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Left-handers and ambidextrals routinely encounter difficulties in their daily lives that most right-handers do not fully appreciate. Most of these difficulties are trivial, annoying, and frustrating. But some problems encountered by left-handers and ambidextrals are serious, resulting in lifelong problems and/or physical injury. Many of the more serious problems may be avoided or overcome with a little basic understanding and a few simple coping strategies.
A central question in the debate is whether or not mental competence is a single ability, applicable in many settings, or whether competence is produced by specialized abilities, which a person may or may not possess independently. Almost equally important is the question of how cognitive skill, as evaluated by IQ tests, translates into everyday performance.
The National Psychologist is published six times a year, in January, March, May, July, September, and November. This publication is intended to keep psychologists informed about practice issues.
This journal promotes the study and application of psychological approaches to crime, criminal and civil law, and the influence of law on behavior. The content will include the aetiology of criminal behavior and studies of different offender groups; crime detection, for example, interrogation and witness testimony; courtroom studies in areas such as jury behavior, decision making, divorce and custody, and expert testimony; behavior of litigants, lawyers, judges, and court officers, both in and outside the courtroom; issues of offender management including prisons, probation, and rehabilitation initiatives; and studies of public, including victim, reactions to crime and the legal process.
This journal provides a forum for scientific, theoretically important, and clinically significant research reports and conceptual contributions. It deals not only with the assessment of anxiety, stress, and coping, and with experimental and field studies on anxiety dimensions and stress and coping processes, but also with related topics such as the antecedents and consequences of stress and emoting.
Psychology & Health promotes the study and application of psychological approaches to health and illness. The contents include work on psychological aspects of physical illness, treatment processes and recovery: psychosocial factors in the etiology of physical illnesses; health attitudes and behavior, including prevention; the individual-health care system interface particularly communication and psychologically based interventions.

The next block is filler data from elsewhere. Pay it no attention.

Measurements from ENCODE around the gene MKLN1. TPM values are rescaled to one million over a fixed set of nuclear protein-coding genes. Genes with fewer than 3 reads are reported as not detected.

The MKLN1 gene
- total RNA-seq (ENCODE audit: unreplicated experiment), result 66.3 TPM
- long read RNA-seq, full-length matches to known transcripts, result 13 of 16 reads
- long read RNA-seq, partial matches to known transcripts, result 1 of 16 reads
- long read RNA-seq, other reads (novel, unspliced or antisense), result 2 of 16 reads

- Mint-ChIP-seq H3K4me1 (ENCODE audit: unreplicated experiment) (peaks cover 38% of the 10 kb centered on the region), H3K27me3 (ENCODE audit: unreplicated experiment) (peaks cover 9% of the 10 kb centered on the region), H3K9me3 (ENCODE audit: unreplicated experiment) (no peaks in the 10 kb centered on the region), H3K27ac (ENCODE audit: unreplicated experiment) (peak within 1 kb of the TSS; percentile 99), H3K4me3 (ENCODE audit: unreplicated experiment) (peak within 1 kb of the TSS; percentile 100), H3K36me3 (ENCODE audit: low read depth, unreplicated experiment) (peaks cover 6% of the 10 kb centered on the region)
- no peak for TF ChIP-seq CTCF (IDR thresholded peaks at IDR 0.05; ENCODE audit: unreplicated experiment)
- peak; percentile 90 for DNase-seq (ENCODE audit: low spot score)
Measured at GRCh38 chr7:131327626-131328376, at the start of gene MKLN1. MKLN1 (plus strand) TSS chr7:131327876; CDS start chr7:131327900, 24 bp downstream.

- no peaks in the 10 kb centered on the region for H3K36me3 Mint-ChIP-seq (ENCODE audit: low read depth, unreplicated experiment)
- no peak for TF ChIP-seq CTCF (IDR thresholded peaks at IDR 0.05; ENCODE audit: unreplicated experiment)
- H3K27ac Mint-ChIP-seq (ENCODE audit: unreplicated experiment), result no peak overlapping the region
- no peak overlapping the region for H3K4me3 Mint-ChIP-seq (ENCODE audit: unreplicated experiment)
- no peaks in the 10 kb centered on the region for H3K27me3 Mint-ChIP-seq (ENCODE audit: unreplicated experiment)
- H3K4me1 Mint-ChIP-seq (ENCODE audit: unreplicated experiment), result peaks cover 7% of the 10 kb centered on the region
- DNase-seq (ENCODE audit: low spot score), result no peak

Addiction Research is a cross-disciplinary journal examining the effects of context on the use and misuse of substances, and on the nature of intoxications of all kinds. It aims to provide an outlet for the growing body of theory and related research which sees the nature of "addicted" behaviour of all types as arising from the social context within which it takes place, rather than as an inevitable manifestation of biological mechanisms or pharmacology.
It is the express aim of EJWOP to bring professionals and academics into closer collaboration. To this end we have chosen a series of topics for each issue which are of immediate relevance to the world of work. What's more, we have ensured a dual perspective by inviting an academic and a practitioner wherever possible as Guest Editors for each issue; and the traditional academic format of a sequence of articles has been replaced by a mixture of articles, case studies, reviews of instruments etc.
The Journal of Forensic Psychiatry (JFP) is the leading international journal in the field. Throughout the world, psychiatrists, psychologists, criminologists, lawyers, sociologists, social workers and other legal and medical professionals use this journal as their major forum for penetrating, informed global debate on the latest developments and disputes affecting the practice of forensic psychiatry.
Reading and Writing Quarterly provides direction in educating a mainstreamed population for literacy. It disseminates critical information to improve instruction for regular and special education students who have difficulty learning to read and write. Interdisciplinary in scope, the journal addresses the causes, prevention, evaluation, and remediation of reading and writing difficulties in regular and special education settings.
Prepared exclusively by professionals, this refereed journal publishes original manuscripts in the fields of literacy, reading, and related psychology disciplines. Articles appear in the form of completed research; practitioner-based "experiential" methods or philosophical statements; teacher and counselor preparation services for guiding all levels of reading skill development, attitudes, and interests; programs or materials; and literary or humorous contributions.
The American Journal of Family Therapy continues to be the incisive, authoritative, independent voice in an ever-changing field. You will find the latest techniques for treating families; theory on normal and dysfunctional family relationships; research on sexuality and intimacy; the effects of traditional and alternative family styles; community approaches to family intervention; and more.